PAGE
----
The Sugar House is about gentrification. Of suburbs, and particularly of families.
Alana Valentine’s cross-generational epic is close to the heart of this theatre. It’s set in harbourside Pyrmont, which could just as well be on the other side of the city in Surry Hills, where Belvoir’s de-industrialised suburban home sits, or any inner-city suburb in Melbourne or Brisbane or elsewhere. They’re suburbs that have uneasily retired industry to move in working-class families and, now, more affluent hipsters in renovated factory apartments. Where physical history is bulldozed but ghosts of generations past remain.
The play opens on one of those apartments; a converted CSR sugar factory, with its exposed brick walls and supporting beams and multi-paned windows (Michael Hankin designed the enveloping but flexible set). Narelle (Sheridan Harbridge) is an interested buyer, or at least someone with a clear attachment to the property. Real estate agent Prin (Nikki Shiels) is growing impatient for a sale.
Then time spins wildly backwards. It’s 1966 and sugar production is in full swing. Narelle is eight. Her Poppa, Sid (Lex Marinos), a factory worker, is explaining how the machinery works. How dirt and impurities are removed to create something purely sweet. She reads the paper to Poppa; Ronald Ryan is on the front page pleading for his life. We know now he was the last man to be executed in Australia, but back then it was a fate that families mixed up in crime feared.
The Sugar House is a little bit Tracy Letts (August: Osage County) and a little bit Lorca Garcia (Blood Wedding) with lashings of pioneering Australiana.
Back home, the matriarch broods. Life has been hard for Nanna, June (Kris McQuade), and she wants so much more for the next generations. But her son Ollie (Josh McConville) gets mixed up with the wrong women, like current squeeze Jenny (Shiels), and the wrong crowds of Pyrmont. Ruth’s worry for him doesn’t leave much empathy left for her daughter, Margot (Sacha Horler), who’s taken Narelle and fled from a violent husband.
Now they’re all rattling around a suffocating cottage with their past traumas, wounded souls and untellable secrets, hemorrhaging what Nan calls “bad blood”. The genetic millstone drags them down into the muck while Nan fights tooth and nail to boost her son and granddaughter up.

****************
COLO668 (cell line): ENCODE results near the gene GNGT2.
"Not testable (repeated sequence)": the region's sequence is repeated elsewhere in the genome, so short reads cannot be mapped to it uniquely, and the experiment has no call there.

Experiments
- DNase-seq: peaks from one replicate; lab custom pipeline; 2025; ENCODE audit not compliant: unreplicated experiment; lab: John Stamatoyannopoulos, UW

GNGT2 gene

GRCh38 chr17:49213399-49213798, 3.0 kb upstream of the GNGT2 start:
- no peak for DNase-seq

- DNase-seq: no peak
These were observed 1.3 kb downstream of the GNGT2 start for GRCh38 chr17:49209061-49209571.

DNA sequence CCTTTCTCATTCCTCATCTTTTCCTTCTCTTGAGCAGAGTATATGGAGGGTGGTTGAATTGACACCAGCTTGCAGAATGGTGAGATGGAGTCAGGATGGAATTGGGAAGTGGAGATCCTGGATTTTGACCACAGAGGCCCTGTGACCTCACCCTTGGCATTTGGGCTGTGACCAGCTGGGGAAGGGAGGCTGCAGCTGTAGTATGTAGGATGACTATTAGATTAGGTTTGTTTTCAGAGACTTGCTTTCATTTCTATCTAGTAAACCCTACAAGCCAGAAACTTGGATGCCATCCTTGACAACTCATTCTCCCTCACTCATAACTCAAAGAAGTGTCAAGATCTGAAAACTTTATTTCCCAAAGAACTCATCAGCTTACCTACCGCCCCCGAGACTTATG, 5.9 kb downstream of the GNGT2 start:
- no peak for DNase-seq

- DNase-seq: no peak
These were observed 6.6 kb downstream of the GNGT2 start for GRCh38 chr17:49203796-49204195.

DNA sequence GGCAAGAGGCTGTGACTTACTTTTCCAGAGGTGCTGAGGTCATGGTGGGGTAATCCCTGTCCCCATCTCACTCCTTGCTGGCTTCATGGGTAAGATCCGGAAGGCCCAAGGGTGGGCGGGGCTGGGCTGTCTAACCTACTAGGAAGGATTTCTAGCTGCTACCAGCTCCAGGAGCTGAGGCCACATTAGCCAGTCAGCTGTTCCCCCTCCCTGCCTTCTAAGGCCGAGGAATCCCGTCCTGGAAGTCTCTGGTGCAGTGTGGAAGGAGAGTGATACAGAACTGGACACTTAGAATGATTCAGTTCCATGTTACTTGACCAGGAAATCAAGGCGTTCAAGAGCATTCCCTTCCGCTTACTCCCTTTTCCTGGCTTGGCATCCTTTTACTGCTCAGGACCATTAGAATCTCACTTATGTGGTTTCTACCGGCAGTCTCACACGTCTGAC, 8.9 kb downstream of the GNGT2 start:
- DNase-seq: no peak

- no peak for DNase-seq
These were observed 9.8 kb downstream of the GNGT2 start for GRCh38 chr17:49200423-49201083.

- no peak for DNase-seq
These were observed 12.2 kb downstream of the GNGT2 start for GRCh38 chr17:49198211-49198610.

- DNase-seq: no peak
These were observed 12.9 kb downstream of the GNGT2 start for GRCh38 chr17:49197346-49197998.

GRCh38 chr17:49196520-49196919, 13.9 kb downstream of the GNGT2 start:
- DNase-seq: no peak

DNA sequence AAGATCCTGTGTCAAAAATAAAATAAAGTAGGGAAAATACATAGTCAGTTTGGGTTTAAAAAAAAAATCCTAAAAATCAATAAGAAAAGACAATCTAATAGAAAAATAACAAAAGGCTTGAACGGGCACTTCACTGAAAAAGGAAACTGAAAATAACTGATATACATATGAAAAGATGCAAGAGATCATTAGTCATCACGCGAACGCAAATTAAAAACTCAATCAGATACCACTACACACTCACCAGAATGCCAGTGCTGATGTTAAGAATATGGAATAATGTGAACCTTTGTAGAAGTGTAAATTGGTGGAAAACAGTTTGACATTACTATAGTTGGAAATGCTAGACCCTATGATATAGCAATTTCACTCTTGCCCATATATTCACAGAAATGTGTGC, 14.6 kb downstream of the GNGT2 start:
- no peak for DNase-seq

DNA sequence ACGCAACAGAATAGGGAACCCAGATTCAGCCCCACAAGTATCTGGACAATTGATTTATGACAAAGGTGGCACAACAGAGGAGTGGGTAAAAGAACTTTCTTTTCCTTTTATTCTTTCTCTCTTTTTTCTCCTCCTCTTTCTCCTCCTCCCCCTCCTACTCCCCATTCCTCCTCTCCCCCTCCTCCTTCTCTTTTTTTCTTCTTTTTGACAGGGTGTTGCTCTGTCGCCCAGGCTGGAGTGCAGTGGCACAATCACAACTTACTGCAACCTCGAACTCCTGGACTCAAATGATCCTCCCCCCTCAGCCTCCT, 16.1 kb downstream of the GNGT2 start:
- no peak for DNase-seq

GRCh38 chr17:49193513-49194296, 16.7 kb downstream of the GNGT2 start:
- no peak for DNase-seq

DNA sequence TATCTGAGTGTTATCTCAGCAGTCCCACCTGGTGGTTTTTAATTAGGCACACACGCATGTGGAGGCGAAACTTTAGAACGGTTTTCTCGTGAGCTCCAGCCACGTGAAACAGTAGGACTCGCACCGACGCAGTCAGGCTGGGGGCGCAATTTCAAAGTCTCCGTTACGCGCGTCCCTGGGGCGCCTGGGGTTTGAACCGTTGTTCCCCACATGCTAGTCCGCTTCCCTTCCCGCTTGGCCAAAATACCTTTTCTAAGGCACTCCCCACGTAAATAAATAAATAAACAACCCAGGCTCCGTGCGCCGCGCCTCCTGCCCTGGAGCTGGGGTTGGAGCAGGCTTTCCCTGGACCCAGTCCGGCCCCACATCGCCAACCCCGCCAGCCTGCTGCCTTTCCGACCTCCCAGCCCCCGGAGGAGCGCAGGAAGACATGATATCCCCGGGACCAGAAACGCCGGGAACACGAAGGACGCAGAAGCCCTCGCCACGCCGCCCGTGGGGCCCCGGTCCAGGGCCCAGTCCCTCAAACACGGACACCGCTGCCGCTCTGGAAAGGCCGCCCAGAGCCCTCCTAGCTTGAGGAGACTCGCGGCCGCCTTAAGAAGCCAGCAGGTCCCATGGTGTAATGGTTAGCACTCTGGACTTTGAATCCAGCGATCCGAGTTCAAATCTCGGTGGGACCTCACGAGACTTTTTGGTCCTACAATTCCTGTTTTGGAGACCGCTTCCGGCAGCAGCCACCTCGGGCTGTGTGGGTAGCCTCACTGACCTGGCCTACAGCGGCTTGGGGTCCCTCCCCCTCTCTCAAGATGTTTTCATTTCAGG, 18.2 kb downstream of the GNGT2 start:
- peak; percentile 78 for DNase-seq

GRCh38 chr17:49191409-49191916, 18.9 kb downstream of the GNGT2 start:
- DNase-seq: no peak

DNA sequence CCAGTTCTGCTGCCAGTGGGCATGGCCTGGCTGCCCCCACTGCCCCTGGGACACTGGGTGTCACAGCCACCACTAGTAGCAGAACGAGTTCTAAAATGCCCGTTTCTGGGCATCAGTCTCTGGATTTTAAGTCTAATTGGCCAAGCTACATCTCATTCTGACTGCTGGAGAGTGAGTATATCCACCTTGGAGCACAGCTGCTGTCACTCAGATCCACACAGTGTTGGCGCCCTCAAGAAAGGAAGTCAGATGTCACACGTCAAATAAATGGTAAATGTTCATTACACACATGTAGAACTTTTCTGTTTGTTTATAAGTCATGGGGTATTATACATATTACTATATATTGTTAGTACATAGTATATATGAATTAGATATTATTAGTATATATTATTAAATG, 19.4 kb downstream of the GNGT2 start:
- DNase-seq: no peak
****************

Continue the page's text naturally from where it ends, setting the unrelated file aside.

It’s a little bit Letts (Tracy, and his superb 2007 play August: Osage County) and a little bit Lorca (Garcia, his 1932 Spanish classic Blood Wedding) with lashings of pioneering Australiana. Valentine revives a near-dead language of okkerism with nostalgic, often funny flair. (My favourite line? “Wouldn’t know how to run a choko vine over an outdoor shithouse.”) And director Sarah Goodes, who just got done with another suburban nightmare in The Children, mixes the gothic and melodramatic with humour and heart.
She also navigates the shifts in place and time seamlessly over the course of a bum-numbing near-three-hour run, from the home to the factory to hospitals and cop shops with just a few pieces of wheeled-in furniture. It’s a carefully calibrated performance from one of the country’s finest directors.
In act two, we’re transported two decades to the mid -’80s, with its unmistakable fashion (smartly costume designed by Emma Vine), where Narelle is a headstrong law student torn between anarchic protests and Nanna’s hopes for a professional career. Maybe she can fix things from the inside, outrun the family name and avenge its demons.
The ensemble is quite extraordinary, if in need of more performances to iron out some stumbles. Sheridan Harbridge is believable as a precocious eight-year-old, a rebellious 20-something and a tired, haunted lawyer on the other side of 40. There’s finely-tuned, well-wrought work, too, from Josh McConville and particularly Sacha Horler, who bring pathos with great nuance. The always great Nikki Shiels makes full use of small moments. Lex Marinos, an Australian entertainment icon really, has a lovely presence as granddad but doesn’t really modulate his performance for the multiple other roles he’s required to play which does jar.
June, though, is at the black heart of the family and the heart of the play. She is written and played as broadly as the proverbial barn, which could be caricature if we hadn’t all had these war-torn, tough old broads in our lives. It’s an authentic portrait from the terrific Kris McQuade, who’s made a solid career out of playing them. But her anxieties don’t always feel completely authentic. We hear and see some of the ghosts but there’s the sense there’s so many more, which can alienate rather than intrigue.
In bounding between generations, excavating class and aspiration across multiple eras, sketching relationships through time with characters on stage and off, I walked away feeling like maybe Valentine hadn’t quite joined all the dots. I walked away, too, with a greater appreciation for this team of artists, particularly Valentine and Goodes who could grow a choko vine over almost anything.